For many people, decisions about what to eat every day aren’t especially complicated. Some center simply on what they can find or afford on a given day. The more fortunate ponder what to put on pizza, which delivery service to use, or how to make the best use of a leftover moldering in the fridge.
Food choices are far more complicated for millions of others. For example, an estimated 32 million people, including 26 million adults, in the United States have at least one food allergy, with peanuts, tree nuts, milk and shellfish being the most common culprits.
About 1% of people in the United States – some 3 million – face another kind of food nemesis: grains that contain the protein gluten. Worldwide, the prevalence of the disease stands at 1.4%. The substance triggers an array of intestinal and other problems, which are not allergic reactions, but rather the result of celiac disease, a genetic autoimmune disorder that causes the body to attack itself. Those with celiac disease must rigorously avoid consuming foods containing gluten – no easy task, even after excluding obvious targets like bread and pasta.
People with celiac disease have no choice but to go gluten-free, while millions of others can happily butter their bread or ladle marinara sauce over their pasta. But gluten occupies a more complicated spot in our daily diet. For example, some who don’t have celiac disease have a sensitivity to gluten that they must manage. Still others have decided that for whatever reason they want to avoid gluten, not out of necessity but by choice.
To answer questions about celiac disease, gluten sensitivity and gluten avoidance, UCHealth Today spoke to Sarah Funk, a registered dietitian and Certified Nutrition Support Clinician with the UCHealth Digestive Health Center at UCHealth University of Colorado Hospital on the Anschutz Medical Campus.
What is gluten and what are some of the common places it shows up in our diet?
“Gluten is a protein found in wheat, barley and rye that is used to make flours and many other products,” Funk said. She noted that breads and pastas are obvious gluten-containing foods, but broth, bouillon, and many packaged items frequently contain it.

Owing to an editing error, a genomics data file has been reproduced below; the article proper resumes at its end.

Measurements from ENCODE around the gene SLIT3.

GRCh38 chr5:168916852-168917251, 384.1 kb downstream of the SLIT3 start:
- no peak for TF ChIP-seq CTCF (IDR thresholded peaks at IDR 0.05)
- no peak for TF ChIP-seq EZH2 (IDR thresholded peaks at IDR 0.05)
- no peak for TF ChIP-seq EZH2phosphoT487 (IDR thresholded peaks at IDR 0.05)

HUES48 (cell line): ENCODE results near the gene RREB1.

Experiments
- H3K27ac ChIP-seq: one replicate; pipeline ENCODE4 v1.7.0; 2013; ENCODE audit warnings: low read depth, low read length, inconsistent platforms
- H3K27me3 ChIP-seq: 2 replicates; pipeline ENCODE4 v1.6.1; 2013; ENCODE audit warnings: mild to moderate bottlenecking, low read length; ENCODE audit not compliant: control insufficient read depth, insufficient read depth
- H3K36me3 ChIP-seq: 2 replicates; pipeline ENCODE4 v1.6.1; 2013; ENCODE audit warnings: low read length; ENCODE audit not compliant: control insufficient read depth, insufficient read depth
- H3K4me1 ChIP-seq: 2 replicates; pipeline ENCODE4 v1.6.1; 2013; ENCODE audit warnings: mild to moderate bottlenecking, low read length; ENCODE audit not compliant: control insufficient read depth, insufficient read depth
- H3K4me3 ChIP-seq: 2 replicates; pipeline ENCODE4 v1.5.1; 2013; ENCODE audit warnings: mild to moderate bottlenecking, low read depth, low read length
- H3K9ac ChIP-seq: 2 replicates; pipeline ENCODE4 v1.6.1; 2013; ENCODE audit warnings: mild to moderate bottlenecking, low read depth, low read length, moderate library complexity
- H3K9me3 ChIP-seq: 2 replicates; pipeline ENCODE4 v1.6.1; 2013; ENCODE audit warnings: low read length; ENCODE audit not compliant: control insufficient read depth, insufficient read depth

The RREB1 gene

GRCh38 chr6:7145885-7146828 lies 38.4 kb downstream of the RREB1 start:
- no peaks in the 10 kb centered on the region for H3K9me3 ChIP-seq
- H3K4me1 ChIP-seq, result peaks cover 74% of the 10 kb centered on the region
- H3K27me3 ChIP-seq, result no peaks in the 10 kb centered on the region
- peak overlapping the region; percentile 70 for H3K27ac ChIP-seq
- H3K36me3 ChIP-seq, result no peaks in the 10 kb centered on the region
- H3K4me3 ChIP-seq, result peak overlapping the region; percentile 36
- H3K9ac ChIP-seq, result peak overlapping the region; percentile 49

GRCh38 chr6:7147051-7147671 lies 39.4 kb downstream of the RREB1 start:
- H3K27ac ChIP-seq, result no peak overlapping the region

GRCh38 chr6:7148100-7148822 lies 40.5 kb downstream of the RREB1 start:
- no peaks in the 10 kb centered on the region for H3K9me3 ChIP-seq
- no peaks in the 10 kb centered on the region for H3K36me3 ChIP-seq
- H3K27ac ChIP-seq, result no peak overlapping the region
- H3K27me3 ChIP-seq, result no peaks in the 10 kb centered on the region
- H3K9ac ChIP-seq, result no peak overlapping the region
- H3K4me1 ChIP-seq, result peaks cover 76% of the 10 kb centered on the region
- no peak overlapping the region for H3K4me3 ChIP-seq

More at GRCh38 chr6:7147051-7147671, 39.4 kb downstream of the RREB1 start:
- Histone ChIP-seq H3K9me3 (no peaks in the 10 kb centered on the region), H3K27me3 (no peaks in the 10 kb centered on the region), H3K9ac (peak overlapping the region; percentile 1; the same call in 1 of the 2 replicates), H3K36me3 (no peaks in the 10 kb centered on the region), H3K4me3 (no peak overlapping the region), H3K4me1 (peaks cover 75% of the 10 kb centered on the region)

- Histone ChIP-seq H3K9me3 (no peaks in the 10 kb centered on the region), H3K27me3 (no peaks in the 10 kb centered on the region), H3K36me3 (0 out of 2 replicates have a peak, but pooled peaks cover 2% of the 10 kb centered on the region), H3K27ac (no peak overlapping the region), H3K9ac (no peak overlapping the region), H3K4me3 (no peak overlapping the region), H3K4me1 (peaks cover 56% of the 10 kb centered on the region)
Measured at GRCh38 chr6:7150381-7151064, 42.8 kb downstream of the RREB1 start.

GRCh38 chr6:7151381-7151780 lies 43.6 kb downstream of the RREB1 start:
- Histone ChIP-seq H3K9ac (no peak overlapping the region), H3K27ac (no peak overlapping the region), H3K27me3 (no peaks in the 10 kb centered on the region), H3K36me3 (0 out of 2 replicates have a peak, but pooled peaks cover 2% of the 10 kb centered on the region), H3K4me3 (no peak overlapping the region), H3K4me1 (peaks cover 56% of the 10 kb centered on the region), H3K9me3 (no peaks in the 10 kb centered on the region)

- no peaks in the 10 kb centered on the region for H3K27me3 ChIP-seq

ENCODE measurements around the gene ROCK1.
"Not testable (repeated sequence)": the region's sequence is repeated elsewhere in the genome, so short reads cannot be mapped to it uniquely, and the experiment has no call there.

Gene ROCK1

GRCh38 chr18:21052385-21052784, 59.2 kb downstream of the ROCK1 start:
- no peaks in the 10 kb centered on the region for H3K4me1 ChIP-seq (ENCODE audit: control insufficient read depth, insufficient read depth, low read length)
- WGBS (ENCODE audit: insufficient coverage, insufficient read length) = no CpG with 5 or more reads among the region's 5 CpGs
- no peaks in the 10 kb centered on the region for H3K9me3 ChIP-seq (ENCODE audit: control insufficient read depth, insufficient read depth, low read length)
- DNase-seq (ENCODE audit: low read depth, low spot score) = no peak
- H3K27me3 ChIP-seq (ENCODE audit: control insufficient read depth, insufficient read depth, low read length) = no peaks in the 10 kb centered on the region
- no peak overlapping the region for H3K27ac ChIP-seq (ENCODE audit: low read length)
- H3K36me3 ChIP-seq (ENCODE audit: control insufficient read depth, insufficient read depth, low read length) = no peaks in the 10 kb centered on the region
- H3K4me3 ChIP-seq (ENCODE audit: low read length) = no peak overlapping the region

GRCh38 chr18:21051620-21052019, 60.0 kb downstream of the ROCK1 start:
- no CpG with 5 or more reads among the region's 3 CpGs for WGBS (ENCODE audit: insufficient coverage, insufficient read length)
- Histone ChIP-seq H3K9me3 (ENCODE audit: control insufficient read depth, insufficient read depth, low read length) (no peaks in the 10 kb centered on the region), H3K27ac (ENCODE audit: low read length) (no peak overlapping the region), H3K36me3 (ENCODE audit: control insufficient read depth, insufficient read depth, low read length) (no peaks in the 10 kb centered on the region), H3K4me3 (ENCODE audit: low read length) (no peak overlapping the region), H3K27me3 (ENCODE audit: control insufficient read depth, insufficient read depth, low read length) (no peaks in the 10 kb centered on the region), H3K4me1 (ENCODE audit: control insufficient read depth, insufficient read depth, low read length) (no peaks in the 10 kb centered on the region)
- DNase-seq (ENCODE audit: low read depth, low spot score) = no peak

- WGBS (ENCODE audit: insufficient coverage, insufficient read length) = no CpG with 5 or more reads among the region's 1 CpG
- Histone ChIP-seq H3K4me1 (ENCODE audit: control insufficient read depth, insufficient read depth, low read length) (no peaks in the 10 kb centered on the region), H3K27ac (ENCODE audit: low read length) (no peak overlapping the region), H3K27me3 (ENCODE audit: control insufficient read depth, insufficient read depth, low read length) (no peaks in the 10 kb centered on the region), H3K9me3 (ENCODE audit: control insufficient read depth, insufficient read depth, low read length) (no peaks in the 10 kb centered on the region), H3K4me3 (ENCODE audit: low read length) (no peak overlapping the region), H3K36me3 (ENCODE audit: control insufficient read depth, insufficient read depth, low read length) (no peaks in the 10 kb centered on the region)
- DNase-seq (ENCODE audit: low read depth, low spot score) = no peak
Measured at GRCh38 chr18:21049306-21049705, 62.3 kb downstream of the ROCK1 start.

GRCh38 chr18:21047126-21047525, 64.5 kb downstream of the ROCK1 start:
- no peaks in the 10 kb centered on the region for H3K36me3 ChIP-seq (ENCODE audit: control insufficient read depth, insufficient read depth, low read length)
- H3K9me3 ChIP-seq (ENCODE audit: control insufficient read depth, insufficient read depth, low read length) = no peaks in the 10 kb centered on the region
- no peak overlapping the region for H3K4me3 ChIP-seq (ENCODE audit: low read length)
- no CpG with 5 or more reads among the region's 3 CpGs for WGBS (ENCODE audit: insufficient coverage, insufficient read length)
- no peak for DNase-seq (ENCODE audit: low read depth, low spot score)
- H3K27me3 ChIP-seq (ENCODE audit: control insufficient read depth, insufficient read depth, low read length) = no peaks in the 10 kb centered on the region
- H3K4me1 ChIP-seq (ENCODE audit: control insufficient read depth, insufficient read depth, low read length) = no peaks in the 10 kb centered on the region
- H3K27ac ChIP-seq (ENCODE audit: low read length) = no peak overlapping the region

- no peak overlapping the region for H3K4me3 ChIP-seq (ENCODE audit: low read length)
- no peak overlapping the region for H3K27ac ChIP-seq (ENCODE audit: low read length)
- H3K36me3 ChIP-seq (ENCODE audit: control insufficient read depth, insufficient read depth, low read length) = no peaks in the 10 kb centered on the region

What is celiac disease?
First, it’s not a food allergy or sensitivity, Funk said. It’s a genetic, autoimmune disease. Simply put, gluten causes the immune system to react and attack the body, with the intestine being the primary battleground.
“When people with celiac disease ingest gluten, the protein causes chronic inflammation in the intestine,” Funk said. In turn, she explained, the inflammation damages the villi, which are finger-like tissue projections that line the small intestine. The villi are crucial in helping your body take in nutrients from food into your bloodstream.
“Flattened or damaged villi minimize the absorptive area of the small intestine,” Funk said. As the damage progresses, people with celiac disease get fewer of the nutrients they need to be healthy, she added.
What are the symptoms of celiac disease?
“Ongoing or intermittent symptoms” like gas, bloating, abdominal pain, diarrhea and sometimes constipation are clues, Funk said. Left untreated, celiac disease can also lead to weight loss, iron deficiency, anemia, osteoporosis, and an increased risk of lymphoma. Parents should keep an eye on their child’s growth rate, Funk added. If it falls significantly behind expectations, it’s a warning sign of celiac disease.
How is celiac disease diagnosed?
If symptoms raise a celiac disease red flag, providers screen patients for it with a blood test for particular antibodies triggered by gluten, Funk said. “If the blood test is positive, the provider would typically proceed with doing an upper endoscopy with a biopsy of the small intestine,” she said. This outpatient procedure allows providers to closely examine the lining of the intestine for evidence that confirms celiac disease, such as damage to the villi.
How is celiac disease treated?
People with celiac disease must commit to eliminating gluten from their diet – period. “There is no other medical management at this point,” Funk said. As a dietitian, however, she can help patients meet the challenge of changing and modifying their food choices.
“I first try to understand a patient’s diet patterns and preferences to identify where they are ingesting gluten,” Funk said. “How are we going to find good replacements for those foods and find areas for improvement?”
Funk said education is an important part of the work. That includes explaining what gluten is, where to find it in foods, how to read labels, how cross-contamination of foods can occur, how to prepare meals, and strategies to manage eating out.
“We are trying to equip patients with that knowledge, so they feel that being gluten-free is manageable and doable,” Funk said.
Do you have food-choice tips for people diagnosed with celiac disease?
It’s important, first of all, for people to view the diagnosis as a positive, Funk said, rather than dwell on the crackers, breaded food, pasta, and other favorite foods it will take away.